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Oktoberfest season opens in Japan in May – Events mark “500 Years of Bavarian beer purity law”
It doesn't always have to be autumn; after all, Japan celebrates Oktoberfests year-round. And the enthusiasm is unabated.
This was once again documented during the opening ceremonies of the popular Oktoberfest held at Hibiya Park on May 20. Real “Wiesn” feeling ranging from “Ein Prosit” (cheers) to the “Ententanz” (Chicken Dance) to “Smoke on the Water” was created by “Die Kirchdorfer” (the official Munich Oktoberfest band), which performs every year at the Munich Oktoberfest in the Hacker-Pschorr tent.
Oktoberfests such as the one at Hibiya Park are becoming increasingly popular in Japan. The number of Oktoberfests and venues is rising every year: 16 Oktoberfests took place in Tokyo alone in 2015; 59 Oktoberfests took place in all of Japan. From Okinawa to Hiroshima and Osaka and Sendai to Sapporo – there is an Oktoberfest in nearly every larger Japanese city.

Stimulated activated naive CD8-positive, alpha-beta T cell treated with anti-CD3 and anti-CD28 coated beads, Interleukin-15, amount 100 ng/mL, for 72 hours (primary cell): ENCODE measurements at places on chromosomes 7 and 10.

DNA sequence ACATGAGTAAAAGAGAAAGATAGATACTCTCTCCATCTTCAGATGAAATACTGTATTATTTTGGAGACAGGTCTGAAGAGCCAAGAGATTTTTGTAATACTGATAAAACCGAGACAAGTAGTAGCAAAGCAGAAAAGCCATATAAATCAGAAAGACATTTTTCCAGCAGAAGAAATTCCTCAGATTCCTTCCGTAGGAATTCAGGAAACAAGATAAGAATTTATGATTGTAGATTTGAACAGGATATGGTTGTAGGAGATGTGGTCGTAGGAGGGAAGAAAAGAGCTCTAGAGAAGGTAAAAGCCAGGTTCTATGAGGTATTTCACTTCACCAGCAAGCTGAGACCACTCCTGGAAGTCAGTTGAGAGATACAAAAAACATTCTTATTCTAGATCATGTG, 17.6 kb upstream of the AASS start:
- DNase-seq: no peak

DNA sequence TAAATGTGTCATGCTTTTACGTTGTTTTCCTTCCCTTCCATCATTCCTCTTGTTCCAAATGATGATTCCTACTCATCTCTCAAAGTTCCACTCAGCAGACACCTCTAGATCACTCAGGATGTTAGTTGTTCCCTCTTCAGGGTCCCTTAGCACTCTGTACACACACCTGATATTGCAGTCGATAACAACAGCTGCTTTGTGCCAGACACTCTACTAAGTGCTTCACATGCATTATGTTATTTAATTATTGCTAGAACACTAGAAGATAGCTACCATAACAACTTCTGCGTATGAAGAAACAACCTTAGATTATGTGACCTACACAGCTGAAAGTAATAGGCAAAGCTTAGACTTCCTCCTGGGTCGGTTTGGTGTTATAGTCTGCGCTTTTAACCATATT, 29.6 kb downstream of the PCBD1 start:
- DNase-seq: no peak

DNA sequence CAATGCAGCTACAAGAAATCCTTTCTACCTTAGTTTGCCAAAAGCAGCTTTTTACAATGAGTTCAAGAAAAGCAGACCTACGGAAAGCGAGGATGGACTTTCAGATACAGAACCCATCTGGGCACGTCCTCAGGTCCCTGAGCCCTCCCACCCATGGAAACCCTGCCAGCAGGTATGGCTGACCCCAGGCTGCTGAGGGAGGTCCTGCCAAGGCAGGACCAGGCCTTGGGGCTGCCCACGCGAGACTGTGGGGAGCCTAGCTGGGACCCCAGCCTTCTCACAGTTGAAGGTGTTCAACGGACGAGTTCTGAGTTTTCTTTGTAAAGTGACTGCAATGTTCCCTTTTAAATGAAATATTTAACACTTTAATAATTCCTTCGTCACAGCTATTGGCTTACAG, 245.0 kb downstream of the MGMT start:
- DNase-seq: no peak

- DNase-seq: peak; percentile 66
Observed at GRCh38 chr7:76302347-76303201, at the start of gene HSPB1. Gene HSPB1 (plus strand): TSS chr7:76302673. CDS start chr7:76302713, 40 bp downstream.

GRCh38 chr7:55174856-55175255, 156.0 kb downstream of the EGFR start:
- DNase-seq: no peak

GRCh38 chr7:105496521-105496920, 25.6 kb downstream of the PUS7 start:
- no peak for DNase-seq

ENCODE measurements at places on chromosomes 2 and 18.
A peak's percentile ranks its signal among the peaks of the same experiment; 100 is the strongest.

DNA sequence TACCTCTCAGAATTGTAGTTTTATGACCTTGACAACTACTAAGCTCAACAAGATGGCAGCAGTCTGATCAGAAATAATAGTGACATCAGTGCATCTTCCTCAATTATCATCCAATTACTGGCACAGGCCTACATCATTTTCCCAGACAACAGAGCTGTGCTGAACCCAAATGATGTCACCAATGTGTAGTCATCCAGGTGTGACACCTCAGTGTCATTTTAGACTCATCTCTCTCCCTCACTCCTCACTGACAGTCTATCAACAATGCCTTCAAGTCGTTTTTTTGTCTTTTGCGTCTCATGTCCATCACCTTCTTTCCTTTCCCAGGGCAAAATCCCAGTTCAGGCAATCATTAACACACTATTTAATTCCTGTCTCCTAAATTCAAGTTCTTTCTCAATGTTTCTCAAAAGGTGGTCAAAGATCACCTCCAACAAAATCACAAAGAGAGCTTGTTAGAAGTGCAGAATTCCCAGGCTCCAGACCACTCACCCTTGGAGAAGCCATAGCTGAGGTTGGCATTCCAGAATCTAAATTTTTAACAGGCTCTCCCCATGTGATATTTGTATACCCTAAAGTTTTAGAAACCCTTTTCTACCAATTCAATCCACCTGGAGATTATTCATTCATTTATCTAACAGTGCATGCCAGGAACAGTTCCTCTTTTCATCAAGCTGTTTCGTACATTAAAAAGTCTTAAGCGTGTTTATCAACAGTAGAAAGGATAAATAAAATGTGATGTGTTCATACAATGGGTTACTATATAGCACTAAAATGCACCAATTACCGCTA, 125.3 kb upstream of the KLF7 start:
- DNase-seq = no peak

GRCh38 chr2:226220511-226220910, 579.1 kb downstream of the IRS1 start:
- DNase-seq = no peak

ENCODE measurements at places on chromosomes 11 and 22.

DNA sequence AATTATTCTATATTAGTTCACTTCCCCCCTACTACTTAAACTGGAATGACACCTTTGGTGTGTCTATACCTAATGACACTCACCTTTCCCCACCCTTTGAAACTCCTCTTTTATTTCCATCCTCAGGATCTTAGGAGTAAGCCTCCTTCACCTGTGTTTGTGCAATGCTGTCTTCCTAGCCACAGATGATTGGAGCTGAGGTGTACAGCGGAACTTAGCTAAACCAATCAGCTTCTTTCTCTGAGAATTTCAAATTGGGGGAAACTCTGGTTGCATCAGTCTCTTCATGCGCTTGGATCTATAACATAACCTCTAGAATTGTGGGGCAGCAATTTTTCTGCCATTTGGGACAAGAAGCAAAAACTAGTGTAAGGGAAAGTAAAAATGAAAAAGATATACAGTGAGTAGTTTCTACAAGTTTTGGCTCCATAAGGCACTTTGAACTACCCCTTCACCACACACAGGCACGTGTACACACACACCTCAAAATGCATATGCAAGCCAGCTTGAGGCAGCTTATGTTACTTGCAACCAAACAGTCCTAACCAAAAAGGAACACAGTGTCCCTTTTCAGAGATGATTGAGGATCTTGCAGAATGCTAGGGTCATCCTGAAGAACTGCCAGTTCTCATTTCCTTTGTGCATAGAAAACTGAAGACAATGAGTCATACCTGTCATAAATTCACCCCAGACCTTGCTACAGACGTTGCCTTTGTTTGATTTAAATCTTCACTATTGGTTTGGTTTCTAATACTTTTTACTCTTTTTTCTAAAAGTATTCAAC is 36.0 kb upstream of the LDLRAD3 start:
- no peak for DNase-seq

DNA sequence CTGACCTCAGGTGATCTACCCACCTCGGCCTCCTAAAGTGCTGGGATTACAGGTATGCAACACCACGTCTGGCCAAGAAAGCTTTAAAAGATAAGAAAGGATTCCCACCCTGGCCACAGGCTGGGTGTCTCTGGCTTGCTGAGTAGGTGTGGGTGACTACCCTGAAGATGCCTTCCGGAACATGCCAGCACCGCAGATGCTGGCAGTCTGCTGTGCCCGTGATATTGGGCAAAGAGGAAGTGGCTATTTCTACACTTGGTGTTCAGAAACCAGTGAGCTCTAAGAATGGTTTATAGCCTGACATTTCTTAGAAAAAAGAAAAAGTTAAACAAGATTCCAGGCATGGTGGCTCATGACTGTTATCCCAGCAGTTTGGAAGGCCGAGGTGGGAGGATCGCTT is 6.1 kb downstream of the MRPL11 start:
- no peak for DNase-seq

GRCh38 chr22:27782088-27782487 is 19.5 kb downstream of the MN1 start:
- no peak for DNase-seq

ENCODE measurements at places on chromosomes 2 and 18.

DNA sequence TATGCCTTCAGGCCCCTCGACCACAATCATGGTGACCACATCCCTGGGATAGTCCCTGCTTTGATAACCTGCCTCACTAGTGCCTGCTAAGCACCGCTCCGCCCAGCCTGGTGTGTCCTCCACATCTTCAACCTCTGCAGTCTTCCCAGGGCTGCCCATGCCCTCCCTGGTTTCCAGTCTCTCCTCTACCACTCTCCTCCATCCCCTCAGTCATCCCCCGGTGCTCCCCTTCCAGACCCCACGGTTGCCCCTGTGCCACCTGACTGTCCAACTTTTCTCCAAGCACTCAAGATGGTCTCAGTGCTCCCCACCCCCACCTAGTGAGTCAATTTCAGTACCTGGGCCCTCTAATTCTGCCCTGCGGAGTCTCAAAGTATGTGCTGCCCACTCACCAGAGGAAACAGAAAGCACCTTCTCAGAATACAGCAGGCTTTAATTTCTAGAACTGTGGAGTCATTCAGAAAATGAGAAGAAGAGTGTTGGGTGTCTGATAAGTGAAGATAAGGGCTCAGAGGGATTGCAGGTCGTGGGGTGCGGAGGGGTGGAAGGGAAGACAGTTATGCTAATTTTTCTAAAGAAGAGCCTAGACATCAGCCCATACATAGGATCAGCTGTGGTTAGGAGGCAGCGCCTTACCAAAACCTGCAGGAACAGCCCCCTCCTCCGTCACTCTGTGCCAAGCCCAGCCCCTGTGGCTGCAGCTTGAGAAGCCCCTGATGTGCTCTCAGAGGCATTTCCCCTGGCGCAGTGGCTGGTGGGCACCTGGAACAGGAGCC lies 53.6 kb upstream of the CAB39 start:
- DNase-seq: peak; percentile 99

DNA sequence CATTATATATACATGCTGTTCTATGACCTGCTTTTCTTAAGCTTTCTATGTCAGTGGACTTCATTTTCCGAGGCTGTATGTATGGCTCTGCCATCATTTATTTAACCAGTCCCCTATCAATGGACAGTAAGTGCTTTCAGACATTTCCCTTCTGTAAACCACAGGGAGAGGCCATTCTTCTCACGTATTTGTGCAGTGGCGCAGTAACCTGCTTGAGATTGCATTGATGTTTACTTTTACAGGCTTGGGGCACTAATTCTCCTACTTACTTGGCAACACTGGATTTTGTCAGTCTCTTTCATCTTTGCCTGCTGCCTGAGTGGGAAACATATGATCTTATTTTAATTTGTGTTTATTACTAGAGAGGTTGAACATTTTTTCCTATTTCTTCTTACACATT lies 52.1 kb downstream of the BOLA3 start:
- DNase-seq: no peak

And it's no surprise really: beer garden atmosphere including beer garden benches and tables and Bavarian specialities such as Weisswurst sausages, Leberkäse (beef and pork loaf) and Neuschwanstein scenery; and not to forget live music and, of course, plenty of beer provide a pleasant contrast to the backdrop of office towers. Along with the beers brewed by Munich's major breweries, a selection of local speciality beers such as Schneider Weisse, Erdinger, Ayinger, Weltenburger Klosterbier, Plank, Spalter, Koenig Ludwig or Bamberger Schlenkerla are also served. Selected beers from other German states are also available. This truly unique diversity is the trademark of “Oktoberfests Made in Japan”.
The Bavarian representative office in Tokyo is always a popular sponsor and partner of the opening ceremonies. But the “opening bell” is not (yet) marked by the traditional tapping of a beer keg, but rather features short speeches and an initial “Ein Prosit” round of beer. The anniversary year of the Bavarian beer purity law of 1516 provides the perfect occasion for inspiring an even greater number of Japanese to enjoy Bavarian beer culture.